Review & Track Premiere: Skraeckoedlan, Eorþe

Posted in Reviews on January 11th, 2019 by JJ Koczan

skraeckoedlan earth

[Click play above to stream the premiere of Skraeckoedlan’s translated-lyric video for “Creature of Doggerland.” Their new album, Eorþe, is out Feb. 15 on Fuzzorama Records. Preorders are here.]

I generally assume that if I’m writing about something, you already know about it because you’re cooler than I am, because, frankly, that’s how it usually works. But if you haven’t heard of Skraeckoedlan — especially if you don’t live in Sweden — there’s a decent chance it’s because they sing in Swedish. The fuzz rockers have parted with bassist Tim Ångström since their 2015’s Sagor (review here) with Robert Lamu moving from guitar to bass in addition to vocals, while Henrik Grüttner handles the lone guitarist role as well as more vocals and Martin Larsson remains on drums. One might think the band’s third album and first for Fuzzorama Records, Eorþe, would be more stripped down as a result, but the truth is it’s the most progressive record they’ve made in the decade they’ve been together. Their 2011 debut, Äppelträdet (review here) — also recently reissued by The Sign Records from the original release on Transubstans — blended fuzz-drenched tonality with a post-Mastodon style of metal, but they’ve only grown more since then, and as they align with Fuzzorama, they continue an association with sadly-defunct countrymen Truckfighters that extends all the way back to the recording of their first album.

Indeed, one might look at Eorþe as inheriting the mantle of fuzzprog that the last couple Truckfighters albums were working toward, running a fluid nine songs and 54 minutes with a greater depth of melody and broader sonic reach than they’ve ever shown. Songs like “Mammutkungens Barn,” the earlier highlight “Kung Mammut,” the 10-minute “Elfenbenssalarna” and the acoustic closer “Peggys Sång” demonstrate the range of their composition, while even a song like the under-four-minute “Tentakler & Betar” finds a way to hit new ground with vocal harmonies and a pointedly forward thrust. Whether it’s an extended piece like “Creature of Doggerland” (note the English title), or the opener “Guldåldern” or the drum-led beginning of “Angelica,” Eorþe wants nothing for heft either in tone or construction — indeed, tone has been a strength of Skraeckoedlan all along and very much remains one — but even as they hold onto their stylistic weight, they turn into a more nuanced and individualized unit.

When it comes right down to it, Eorþe is Skraeckoedlan reestablishing themselves after a change in their dynamic. The shift from two guitarists to one, even covered in the studio by layering guitar tracks and whatever else, is not a minor one. It affects songwriting as well as how the material is played. And Skraeckoedlan pull that off, no question. For a band who’ve been around for 10 years and have experience recording and touring, that’s not a huge surprise. They should know what they want to sound like — at least to some basic degree — and be able to make that happen. Fine. Where Eorþe really succeeds though is in not only finding Skraeckoedlan make this claim on who they are as a band, but in moving their sound forward from where it was three years ago. Their work is richly textured and in listening to the melody in the chorus of “Mammutkungens Barn,” one can hear their heritage in Scandinavian metal coming through in more than just the language they’re using, but like the grunge-style opening riff of that song — reminds of something from the early-mid ’90s; is it Sonic Youth? — they bring each of their influences into a context that is their own.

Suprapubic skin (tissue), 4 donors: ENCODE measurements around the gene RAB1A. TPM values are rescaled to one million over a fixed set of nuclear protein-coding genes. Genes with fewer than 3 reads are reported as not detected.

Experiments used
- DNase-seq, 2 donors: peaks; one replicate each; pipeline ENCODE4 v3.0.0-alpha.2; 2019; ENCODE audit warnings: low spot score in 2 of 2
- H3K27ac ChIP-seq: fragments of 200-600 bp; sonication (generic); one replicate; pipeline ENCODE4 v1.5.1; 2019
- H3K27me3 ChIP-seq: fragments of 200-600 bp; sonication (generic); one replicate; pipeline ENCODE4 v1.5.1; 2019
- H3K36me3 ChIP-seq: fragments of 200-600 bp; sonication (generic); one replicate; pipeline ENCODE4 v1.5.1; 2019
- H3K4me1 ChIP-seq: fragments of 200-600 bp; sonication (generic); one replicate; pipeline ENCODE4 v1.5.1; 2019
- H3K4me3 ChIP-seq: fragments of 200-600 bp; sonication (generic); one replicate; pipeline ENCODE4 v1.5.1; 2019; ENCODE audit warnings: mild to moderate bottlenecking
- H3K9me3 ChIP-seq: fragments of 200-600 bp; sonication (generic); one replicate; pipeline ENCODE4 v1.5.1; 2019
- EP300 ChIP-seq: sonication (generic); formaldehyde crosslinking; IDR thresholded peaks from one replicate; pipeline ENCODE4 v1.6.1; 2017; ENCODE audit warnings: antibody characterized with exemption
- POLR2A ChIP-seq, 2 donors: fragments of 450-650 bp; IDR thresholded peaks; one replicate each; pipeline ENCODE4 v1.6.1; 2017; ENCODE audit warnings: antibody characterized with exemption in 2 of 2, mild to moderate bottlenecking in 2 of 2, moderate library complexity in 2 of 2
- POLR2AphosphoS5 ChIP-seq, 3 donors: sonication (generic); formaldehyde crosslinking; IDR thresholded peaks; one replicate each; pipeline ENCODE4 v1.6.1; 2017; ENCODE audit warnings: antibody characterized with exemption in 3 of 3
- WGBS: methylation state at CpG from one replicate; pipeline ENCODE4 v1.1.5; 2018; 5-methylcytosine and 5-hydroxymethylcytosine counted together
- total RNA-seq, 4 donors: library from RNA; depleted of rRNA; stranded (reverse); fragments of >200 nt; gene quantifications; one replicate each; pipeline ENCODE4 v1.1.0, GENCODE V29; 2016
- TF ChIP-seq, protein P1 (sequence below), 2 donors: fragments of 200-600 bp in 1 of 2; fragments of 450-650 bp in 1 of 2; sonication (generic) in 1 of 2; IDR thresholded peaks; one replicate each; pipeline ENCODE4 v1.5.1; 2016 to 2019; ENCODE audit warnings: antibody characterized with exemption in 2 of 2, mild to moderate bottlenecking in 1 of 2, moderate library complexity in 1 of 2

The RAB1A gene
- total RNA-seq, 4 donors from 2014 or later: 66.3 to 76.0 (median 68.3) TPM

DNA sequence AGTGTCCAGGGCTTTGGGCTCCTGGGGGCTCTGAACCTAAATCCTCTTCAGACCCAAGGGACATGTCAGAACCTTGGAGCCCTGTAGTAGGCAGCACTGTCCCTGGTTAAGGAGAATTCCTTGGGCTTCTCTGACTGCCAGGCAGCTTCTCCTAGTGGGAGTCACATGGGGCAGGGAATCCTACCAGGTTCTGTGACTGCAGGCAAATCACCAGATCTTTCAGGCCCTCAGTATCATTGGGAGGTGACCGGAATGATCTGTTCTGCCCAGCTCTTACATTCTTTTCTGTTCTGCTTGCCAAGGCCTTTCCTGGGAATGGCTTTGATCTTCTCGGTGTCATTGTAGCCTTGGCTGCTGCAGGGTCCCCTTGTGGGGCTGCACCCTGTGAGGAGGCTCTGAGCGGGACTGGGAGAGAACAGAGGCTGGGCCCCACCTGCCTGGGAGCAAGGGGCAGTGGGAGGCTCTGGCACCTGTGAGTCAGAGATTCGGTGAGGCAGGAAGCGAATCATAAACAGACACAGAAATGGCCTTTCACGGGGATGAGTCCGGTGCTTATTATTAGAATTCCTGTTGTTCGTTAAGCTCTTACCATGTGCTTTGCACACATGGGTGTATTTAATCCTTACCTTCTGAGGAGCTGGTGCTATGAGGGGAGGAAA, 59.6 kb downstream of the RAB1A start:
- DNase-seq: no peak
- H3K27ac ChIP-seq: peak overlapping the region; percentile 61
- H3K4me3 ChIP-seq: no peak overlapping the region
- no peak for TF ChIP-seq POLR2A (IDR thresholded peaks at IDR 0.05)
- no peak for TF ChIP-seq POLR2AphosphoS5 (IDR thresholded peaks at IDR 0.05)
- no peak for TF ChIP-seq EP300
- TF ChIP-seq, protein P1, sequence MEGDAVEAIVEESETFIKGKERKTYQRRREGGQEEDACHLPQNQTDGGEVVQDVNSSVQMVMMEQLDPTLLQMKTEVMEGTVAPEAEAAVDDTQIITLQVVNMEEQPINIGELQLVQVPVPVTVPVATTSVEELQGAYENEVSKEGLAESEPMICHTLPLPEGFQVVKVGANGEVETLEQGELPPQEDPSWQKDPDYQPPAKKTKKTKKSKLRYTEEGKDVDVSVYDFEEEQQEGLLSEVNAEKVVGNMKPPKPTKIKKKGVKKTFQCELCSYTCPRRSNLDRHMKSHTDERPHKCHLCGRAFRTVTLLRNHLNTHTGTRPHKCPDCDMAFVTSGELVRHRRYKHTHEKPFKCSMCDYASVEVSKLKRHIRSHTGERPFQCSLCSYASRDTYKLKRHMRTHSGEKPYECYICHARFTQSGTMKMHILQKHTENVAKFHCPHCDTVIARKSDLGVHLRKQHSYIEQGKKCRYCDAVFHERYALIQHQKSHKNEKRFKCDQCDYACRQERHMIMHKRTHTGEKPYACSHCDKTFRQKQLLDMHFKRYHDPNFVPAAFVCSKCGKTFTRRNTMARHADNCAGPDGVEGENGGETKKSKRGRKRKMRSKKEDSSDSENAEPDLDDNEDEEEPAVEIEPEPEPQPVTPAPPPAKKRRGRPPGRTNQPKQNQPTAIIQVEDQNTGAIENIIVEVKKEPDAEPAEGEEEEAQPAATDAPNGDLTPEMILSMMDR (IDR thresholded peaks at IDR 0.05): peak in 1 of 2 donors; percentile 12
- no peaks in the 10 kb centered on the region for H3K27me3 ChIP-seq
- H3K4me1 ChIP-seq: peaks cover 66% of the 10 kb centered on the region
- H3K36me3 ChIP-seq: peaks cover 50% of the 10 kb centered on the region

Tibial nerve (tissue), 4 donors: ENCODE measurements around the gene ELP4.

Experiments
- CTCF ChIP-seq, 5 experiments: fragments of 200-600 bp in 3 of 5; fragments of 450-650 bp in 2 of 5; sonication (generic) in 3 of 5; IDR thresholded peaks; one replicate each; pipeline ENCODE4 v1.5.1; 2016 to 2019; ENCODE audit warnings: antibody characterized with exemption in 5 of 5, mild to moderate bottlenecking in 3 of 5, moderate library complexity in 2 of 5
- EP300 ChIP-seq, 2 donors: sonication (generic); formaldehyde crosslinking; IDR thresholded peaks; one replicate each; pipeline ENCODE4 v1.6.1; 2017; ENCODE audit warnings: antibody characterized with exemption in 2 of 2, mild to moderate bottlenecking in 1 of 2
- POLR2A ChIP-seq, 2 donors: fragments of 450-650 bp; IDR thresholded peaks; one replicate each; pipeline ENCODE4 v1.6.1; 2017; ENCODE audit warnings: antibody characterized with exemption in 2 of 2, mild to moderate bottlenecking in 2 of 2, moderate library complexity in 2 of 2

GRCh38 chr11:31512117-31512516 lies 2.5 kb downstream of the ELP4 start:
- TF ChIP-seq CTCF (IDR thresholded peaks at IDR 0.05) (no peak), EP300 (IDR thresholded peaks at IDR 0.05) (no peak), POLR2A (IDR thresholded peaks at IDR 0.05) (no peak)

They did the same on Äppelträdet in imagining a fuzz-metal stomp in the first place, but with just about every move they make on Eorþe, they do so with a greater scope and identity born of the maturity of their composition. As a result, Eorþe isn’t just Skraeckoedlan‘s finest hour, but a way forward for them in this new incarnation that builds on what they’ve done before. In the tension of “Guldåldern” or the atmosphere of the penultimate instrumental “Angra Mainyu,” their ability to craft a flow and mood across disparate elements brought into a single presentation is engrossing, and the confidence with which they execute the material is what allows them to carry the audience along every step of the way. LamuGrüttner and Larsson are in absolute control of their sound in these tracks, and the potential that always seemed to be residing in their sound has begun to bear fruit accordingly.